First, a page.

Saves energy

Recycling is an environmentally-friendly option that also allows us to save energy that would otherwise be channeled into making items from scratch. 

Reduces waste

If not reused or recycled, the foil will most likely end up in landfills. This significantly contributes to pollution.

Conserves natural resources

Recycling aluminum reduces the demand for constantly extracting raw material from the earth. 


Aluminum is widely recycled. Unlike some materials, it can be recycled indefinitely. Recycling presents environmental benefits such as conserving resources and minimizing waste. However, before recycling, you can always consider the many innovative ways to reuse aluminum foils. 


Stahl, T., Falk, S., Taschan, H., Boschek, B., & Brunn, H. (2018). Evaluation of human exposure to aluminum from food and food contact materials. European Food Research and Technology, 244(12), 2077-2084.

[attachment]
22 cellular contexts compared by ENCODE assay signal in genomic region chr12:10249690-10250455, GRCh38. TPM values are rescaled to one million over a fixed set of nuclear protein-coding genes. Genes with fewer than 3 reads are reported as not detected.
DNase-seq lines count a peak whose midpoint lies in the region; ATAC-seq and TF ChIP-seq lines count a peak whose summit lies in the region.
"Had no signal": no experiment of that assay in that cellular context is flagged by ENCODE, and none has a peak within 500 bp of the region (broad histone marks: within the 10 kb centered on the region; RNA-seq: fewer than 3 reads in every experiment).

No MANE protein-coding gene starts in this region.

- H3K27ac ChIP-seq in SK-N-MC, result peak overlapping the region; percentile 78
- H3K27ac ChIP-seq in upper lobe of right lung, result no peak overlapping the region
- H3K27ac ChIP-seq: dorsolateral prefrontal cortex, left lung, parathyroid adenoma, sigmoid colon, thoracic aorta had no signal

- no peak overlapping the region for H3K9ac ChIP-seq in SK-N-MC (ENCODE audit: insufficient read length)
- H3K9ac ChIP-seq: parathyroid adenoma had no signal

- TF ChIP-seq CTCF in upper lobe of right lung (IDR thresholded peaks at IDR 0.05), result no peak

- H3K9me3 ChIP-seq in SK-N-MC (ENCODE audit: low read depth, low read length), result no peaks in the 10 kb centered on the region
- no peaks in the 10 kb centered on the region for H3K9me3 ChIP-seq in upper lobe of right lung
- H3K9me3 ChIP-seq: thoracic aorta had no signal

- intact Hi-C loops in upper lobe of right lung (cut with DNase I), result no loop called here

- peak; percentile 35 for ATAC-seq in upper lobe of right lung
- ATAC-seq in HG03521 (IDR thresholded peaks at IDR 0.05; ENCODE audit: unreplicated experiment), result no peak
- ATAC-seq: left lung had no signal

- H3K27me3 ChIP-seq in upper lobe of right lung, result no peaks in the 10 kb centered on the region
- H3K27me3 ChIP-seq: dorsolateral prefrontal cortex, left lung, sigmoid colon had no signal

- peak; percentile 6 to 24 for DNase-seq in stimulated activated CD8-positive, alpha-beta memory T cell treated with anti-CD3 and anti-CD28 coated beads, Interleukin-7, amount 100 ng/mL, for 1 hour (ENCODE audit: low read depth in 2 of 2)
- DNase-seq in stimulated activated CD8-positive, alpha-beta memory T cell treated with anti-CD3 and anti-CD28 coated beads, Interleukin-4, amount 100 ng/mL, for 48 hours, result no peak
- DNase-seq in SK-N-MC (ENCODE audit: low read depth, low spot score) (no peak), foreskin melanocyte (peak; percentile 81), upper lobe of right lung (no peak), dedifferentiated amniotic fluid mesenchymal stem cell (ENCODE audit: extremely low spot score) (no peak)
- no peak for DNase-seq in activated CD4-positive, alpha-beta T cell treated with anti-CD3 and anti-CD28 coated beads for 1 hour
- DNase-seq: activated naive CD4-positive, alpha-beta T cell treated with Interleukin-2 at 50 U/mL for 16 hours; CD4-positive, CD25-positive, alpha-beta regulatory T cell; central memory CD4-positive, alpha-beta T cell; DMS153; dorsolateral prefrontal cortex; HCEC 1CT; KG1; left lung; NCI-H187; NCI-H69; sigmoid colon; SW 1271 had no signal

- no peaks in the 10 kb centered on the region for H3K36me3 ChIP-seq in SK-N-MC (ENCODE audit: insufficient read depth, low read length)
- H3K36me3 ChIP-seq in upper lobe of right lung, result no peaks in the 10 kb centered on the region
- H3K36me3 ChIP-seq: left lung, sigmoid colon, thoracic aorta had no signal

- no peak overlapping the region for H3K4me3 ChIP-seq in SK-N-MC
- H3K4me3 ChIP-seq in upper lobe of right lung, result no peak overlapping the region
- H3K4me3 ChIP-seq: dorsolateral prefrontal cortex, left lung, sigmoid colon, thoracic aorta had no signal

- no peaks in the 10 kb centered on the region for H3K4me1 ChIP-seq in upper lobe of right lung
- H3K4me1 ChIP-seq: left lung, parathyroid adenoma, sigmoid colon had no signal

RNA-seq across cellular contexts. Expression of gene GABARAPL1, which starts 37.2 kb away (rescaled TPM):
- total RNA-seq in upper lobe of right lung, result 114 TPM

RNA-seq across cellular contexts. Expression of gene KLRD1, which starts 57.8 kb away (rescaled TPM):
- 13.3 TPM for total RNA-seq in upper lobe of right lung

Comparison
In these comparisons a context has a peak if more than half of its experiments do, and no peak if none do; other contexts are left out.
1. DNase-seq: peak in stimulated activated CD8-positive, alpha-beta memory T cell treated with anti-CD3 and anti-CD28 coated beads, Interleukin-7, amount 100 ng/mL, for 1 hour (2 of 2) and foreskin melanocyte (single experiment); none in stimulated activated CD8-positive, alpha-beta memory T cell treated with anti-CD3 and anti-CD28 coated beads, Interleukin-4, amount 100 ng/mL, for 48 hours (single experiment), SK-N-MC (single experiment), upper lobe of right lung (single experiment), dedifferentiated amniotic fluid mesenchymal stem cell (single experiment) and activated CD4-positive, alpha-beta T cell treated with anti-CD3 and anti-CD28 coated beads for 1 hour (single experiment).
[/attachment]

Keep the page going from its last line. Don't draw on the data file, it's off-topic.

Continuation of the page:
Zeng, H., Lyu, F., Sun, W., Zhang, H., Wang, L., & Wang, Y. (2020). Progress on the Industrial Applications of Red Mud with a Focus on China. Minerals, 10(9), 773.


Statista. (n.d.). Aluminum production worldwide in 2019, by region


European Aluminum Foil Association. (n.d.). Recycling & Recovery of Aluminum Foil Packaging

Jen’s a passionate environmentalist and sustainability expert who loves to research and craft insightful viewpoints across TRVST’s fields of action. Jen holds a science degree majoring in mass communication and media studies from Babcock university where her studies focused on advertising and public relations. For TRVST, Jen delivers expert editorial that connects with our global […]
Photo by Julia Maior on Unsplash